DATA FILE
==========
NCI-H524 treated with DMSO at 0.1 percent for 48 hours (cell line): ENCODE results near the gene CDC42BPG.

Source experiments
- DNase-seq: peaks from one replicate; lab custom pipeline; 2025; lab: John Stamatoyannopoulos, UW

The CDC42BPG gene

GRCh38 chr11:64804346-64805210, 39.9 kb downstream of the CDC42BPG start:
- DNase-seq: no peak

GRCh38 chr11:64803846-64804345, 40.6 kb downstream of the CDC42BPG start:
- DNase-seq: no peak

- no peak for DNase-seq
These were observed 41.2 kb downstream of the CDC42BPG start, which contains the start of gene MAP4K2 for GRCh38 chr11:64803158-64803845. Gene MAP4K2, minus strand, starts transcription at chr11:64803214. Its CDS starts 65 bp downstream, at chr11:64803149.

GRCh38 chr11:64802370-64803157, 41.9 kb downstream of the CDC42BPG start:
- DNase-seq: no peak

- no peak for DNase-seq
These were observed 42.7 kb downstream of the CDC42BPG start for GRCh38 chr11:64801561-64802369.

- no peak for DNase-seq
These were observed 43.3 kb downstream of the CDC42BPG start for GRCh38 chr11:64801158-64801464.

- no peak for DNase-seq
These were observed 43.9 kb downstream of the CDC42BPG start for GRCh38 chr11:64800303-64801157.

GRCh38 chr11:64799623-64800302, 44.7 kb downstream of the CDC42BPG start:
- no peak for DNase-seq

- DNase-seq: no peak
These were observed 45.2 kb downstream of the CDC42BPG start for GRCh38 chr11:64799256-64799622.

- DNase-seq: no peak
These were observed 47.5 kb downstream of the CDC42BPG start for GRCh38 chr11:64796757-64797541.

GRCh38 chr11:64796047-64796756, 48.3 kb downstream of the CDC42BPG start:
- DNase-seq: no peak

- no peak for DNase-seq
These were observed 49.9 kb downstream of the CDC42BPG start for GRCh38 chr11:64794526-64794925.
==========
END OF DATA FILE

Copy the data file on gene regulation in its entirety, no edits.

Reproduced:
NCI-H524 treated with DMSO at 0.1 percent for 48 hours (cell line): ENCODE results near the gene CDC42BPG.

Source experiments
- DNase-seq: peaks from one replicate; lab custom pipeline; 2025; lab: John Stamatoyannopoulos, UW

The CDC42BPG gene

GRCh38 chr11:64804346-64805210, 39.9 kb downstream of the CDC42BPG start:
- DNase-seq: no peak

GRCh38 chr11:64803846-64804345, 40.6 kb downstream of the CDC42BPG start:
- DNase-seq: no peak

- no peak for DNase-seq
These were observed 41.2 kb downstream of the CDC42BPG start, which contains the start of gene MAP4K2 for GRCh38 chr11:64803158-64803845. Gene MAP4K2, minus strand, starts transcription at chr11:64803214. Its CDS starts 65 bp downstream, at chr11:64803149.

GRCh38 chr11:64802370-64803157, 41.9 kb downstream of the CDC42BPG start:
- DNase-seq: no peak

- no peak for DNase-seq
These were observed 42.7 kb downstream of the CDC42BPG start for GRCh38 chr11:64801561-64802369.

- no peak for DNase-seq
These were observed 43.3 kb downstream of the CDC42BPG start for GRCh38 chr11:64801158-64801464.

- no peak for DNase-seq
These were observed 43.9 kb downstream of the CDC42BPG start for GRCh38 chr11:64800303-64801157.

GRCh38 chr11:64799623-64800302, 44.7 kb downstream of the CDC42BPG start:
- no peak for DNase-seq

- DNase-seq: no peak
These were observed 45.2 kb downstream of the CDC42BPG start for GRCh38 chr11:64799256-64799622.

- DNase-seq: no peak
These were observed 47.5 kb downstream of the CDC42BPG start for GRCh38 chr11:64796757-64797541.

GRCh38 chr11:64796047-64796756, 48.3 kb downstream of the CDC42BPG start:
- DNase-seq: no peak

- no peak for DNase-seq
These were observed 49.9 kb downstream of the CDC42BPG start for GRCh38 chr11:64794526-64794925.